|Second Test, Newlands, Cape Town (day five of five):|
|England 269 & 391-8 dec: Sibley 133*, Stokes 72, Root 61|
|South Africa 223 & 248: Malan 84, De Kock 50; Stokes 3-35|
|England win by 189 runs; Series level at 1-1|
England forced a dramatic 189-run victory over South Africa late on day five of the second Test in Cape Town to level the series at 1-1.
The tourists started their pursuit of the final eight wickets well as James Anderson removed nightwatchman Keshav Maharaj and Dom Bess dismissed Proteas captain Faf du Plessis.
Opener Pieter Malan finally fell for a superb 84 off 288 balls after lunch but Rassie van der Dussen and Quinton de Kock appeared to be grinding the hosts towards a draw.
Both made mistakes to fall in strange fashion, De Kock slapping a long hop from Joe Denly to mid-wicket and Van der Dussen flicking Stuart Broad to leg gully.
Vernon Philander and Dwaine Pretorius resisted to ensure England still needed three wickets in the final hour.
But Ben Stokes delivered one again, removing Pretorius and Anrich Nortje in consecutive balls, the latter falling to a stunning, juggling effort by Zak Crawley at third slip.
And Stokes struck again to remove Philander with 8.2 overs remaining and secure England’s first win at Newlands since 1957.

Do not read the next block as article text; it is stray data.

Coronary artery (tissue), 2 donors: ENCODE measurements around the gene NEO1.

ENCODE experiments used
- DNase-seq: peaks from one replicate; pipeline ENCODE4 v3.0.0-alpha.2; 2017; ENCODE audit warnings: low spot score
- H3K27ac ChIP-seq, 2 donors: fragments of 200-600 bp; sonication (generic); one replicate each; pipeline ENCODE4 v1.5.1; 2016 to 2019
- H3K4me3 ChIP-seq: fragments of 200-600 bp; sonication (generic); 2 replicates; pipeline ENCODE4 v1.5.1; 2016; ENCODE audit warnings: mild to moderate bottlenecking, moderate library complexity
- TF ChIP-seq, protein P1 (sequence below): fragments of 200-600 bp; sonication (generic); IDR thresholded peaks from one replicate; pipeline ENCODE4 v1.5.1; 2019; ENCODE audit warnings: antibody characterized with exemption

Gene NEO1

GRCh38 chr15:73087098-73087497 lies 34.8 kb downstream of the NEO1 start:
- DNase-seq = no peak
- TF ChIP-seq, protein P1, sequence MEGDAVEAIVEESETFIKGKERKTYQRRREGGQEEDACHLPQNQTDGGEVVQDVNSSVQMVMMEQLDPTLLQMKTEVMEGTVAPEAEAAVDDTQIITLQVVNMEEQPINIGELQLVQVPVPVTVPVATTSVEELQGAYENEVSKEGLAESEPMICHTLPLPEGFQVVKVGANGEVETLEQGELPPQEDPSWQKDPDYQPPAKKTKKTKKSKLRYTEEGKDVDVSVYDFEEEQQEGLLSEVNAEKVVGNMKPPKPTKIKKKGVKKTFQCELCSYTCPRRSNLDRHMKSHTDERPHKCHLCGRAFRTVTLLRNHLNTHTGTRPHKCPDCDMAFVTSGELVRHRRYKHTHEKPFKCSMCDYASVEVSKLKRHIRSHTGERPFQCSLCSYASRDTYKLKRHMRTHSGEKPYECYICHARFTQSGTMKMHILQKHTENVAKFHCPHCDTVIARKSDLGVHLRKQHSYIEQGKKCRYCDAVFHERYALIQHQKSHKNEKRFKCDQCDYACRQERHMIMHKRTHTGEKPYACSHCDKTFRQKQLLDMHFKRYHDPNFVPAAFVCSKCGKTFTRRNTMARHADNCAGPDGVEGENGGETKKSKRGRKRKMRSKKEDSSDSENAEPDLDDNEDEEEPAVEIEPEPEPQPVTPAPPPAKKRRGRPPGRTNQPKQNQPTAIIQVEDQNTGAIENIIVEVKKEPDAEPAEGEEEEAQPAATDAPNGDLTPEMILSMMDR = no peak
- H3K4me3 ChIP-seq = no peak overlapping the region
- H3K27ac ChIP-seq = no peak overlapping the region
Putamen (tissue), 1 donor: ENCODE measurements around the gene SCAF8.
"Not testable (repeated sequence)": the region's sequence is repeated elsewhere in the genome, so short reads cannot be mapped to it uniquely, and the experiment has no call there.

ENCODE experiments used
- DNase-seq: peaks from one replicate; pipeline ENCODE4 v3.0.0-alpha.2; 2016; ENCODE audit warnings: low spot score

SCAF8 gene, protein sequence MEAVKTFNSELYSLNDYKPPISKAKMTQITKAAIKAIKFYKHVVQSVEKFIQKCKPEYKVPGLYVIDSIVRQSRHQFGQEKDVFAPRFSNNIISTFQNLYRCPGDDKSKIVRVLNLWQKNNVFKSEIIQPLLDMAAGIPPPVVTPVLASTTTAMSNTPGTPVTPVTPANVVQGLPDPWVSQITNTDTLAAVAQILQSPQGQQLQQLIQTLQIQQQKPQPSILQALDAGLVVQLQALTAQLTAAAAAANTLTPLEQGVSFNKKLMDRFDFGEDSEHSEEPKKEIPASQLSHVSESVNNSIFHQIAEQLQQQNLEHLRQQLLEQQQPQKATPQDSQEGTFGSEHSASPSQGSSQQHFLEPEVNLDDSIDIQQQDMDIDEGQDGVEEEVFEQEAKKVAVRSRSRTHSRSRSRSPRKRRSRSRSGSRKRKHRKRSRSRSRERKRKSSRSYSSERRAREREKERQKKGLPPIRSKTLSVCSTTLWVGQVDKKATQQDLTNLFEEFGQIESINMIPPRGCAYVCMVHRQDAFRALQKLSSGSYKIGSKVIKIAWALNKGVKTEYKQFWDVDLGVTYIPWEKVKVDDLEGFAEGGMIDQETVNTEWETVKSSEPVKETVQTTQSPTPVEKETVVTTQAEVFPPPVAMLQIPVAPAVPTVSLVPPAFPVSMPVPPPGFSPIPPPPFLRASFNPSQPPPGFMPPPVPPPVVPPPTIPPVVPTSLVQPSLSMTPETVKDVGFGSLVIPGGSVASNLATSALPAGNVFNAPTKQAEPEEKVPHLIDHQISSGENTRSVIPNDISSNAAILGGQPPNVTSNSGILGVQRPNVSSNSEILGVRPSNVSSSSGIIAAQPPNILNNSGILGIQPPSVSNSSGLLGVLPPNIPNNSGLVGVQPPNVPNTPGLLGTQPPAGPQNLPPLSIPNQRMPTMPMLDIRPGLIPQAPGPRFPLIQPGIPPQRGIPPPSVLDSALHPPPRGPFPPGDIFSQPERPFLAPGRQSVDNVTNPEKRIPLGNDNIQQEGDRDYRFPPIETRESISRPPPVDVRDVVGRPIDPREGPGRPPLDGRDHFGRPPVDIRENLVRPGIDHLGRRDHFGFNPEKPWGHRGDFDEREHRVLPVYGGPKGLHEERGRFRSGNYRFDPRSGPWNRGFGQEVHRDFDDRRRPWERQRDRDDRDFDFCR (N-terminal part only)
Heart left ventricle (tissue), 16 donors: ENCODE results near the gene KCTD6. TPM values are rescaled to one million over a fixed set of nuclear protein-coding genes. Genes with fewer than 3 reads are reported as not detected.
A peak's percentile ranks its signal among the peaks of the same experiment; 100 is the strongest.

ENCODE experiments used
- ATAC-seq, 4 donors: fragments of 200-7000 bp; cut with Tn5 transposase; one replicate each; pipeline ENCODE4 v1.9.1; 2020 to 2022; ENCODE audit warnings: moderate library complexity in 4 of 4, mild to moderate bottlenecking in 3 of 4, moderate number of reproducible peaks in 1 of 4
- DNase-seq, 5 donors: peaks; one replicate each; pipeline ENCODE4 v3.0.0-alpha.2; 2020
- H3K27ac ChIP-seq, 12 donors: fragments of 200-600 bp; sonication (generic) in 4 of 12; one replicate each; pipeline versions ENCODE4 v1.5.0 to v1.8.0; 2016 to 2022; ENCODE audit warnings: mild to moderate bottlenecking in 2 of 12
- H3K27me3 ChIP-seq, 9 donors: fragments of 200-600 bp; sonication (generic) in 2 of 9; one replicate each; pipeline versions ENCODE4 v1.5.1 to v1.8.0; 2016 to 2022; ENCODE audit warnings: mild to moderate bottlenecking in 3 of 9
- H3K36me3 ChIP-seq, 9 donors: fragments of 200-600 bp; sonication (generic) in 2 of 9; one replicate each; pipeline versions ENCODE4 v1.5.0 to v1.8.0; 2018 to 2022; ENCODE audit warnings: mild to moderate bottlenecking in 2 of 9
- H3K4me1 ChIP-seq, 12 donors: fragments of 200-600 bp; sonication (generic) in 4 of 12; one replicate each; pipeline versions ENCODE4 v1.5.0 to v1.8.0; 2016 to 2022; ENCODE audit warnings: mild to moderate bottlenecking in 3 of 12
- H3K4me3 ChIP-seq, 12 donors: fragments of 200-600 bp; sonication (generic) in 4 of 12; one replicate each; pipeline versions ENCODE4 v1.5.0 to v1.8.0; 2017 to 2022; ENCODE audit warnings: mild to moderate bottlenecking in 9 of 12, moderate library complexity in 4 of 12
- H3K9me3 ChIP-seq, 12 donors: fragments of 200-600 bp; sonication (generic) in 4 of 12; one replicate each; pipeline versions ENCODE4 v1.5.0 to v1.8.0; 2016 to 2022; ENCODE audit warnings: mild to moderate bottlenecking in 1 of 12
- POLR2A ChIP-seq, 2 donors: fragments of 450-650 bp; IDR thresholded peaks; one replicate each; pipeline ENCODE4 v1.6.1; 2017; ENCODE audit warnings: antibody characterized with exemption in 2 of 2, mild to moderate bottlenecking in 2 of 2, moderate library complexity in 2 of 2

The third Test of the four-match series starts in Port Elizabeth on 16 January.
Improved England square the series
England were comfortably beaten by 107 runs in the first Test and failed to capitalise on a strong position in the first innings here, needing Ollie Pope’s enterprising 61 not out to at least post a competitive total.
Yet the tourists were much improved from that point on, putting in comfortably their best bowling performance of the winter to dismiss South Africa for 223 and claim a 46-run first-innings lead.
The top order then batted with the patience that has been lacking in recent years, with opener Dom Sibley compiling a sublime 133 not out, to lay a platform that allowed Stokes to blast a magnificent 72 off 47 balls and set up the declaration.
England may have had the best part of five sessions to bowl South Africa out, but the pitch had slowed and flattened out and the obdurate hosts had the likes of Du Plessis and Philander, who have experience of saving matches in similar situations.
Joe Root was also unable to call on James Anderson for much of the day, England’s all-time highest Test wicket-taker struggling with an injury and only able to ball one over in the second session and two after tea.
So to force victory in this fashion was hugely encouraging and gives head coach Chris Silverwood a welcome first win of his tenure.
More to follow.